Well, we thought we were opening with the market, shortly after the market was opening, and it was clear that the exchange handling the issue, Nasdaq, was having problems. We were being updated every couple of minutes and delayed every few minutes, and eventually, they declared a go, everybody could go, and we could start proceeding with the transaction. Over the next couple of hours, there reined enormous confusion and disarray, because buyers and sellers didn’t know what they were being filled at. Some people who thought they were long were short. Some people who thought they had sold at $42 had sold at $41. Some buyers who thought they bought at $38 were buying at $40. That confusion, frankly, in a deal of almost unprecedented size, against a macro backdrop of everything going on in Greece, and so on, created a sort of potent elixir, if you will, that really set this thing aflame.

His message to buyers who are disappointed with the stock’s performance so far:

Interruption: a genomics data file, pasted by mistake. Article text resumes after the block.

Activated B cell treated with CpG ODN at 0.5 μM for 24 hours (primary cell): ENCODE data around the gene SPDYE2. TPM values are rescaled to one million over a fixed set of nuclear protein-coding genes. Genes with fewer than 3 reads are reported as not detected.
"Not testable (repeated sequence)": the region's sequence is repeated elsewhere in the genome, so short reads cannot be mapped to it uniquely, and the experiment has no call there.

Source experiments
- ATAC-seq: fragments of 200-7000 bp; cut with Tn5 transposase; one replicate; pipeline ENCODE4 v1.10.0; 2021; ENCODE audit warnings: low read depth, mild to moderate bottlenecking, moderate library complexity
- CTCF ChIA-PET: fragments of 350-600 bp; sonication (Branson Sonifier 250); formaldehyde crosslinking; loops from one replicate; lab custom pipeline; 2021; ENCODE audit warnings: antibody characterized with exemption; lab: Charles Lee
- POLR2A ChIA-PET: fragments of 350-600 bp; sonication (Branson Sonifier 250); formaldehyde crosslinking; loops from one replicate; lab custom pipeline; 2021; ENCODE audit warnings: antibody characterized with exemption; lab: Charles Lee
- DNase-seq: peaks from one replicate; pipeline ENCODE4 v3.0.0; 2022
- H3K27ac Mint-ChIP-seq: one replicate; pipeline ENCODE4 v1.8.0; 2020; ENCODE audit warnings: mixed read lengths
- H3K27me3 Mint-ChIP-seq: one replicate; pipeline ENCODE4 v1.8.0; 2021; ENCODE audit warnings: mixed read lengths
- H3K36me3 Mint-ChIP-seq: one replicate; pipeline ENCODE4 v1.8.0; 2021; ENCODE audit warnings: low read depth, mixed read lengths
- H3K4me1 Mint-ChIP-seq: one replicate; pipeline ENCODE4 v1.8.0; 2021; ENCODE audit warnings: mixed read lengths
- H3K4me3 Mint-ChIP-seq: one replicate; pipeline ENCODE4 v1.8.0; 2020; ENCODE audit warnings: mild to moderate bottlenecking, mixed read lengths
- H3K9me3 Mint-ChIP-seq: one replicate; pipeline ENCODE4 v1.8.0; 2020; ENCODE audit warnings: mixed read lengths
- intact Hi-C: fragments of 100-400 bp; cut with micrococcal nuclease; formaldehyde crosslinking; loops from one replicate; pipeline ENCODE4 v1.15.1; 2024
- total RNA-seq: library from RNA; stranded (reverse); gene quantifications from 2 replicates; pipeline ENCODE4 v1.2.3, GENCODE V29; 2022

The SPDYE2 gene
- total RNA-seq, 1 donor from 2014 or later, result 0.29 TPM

But the story isn’t over. Again, we are at day eight here. Give this a little bit of time. Day one, the stock opened above $42, and the average weight of price for the first day was 5 percent improvement. We just have to be a little patient. There was more hype going into this, I thought, than any security ever traded. However, the hype in the past few days has exceeded that. We just all need to settle down a bit, find the right base, and get back to the fundamentals of what is this great company doing and capable of doing with its 900 million active users that they have out there, and give this a little bit of time. Let’s have this discussion again in 12 months.

On reports that the IPO’s underwriters made about $100 million for their efforts to stabilize the scuffling stock:

Our intent is not to make money on the greenshoe. Our obligation as a stabilizing agent is to be the stabilizer of the security, and obviously, the shoe helps you perform that function. We are not done yet. We are still in a process and, as I said, this process is going to unfold over weeks, and eventually, all of this information will be disclosed. Our intent is to support our client, to provide a ready market matching buyers and sellers. And all of the underwriters, key to this syndicate, in addition to the company, agree that the pricing is appropriate give the demand and supply.

On why the number of Facebook shares being offered was increased: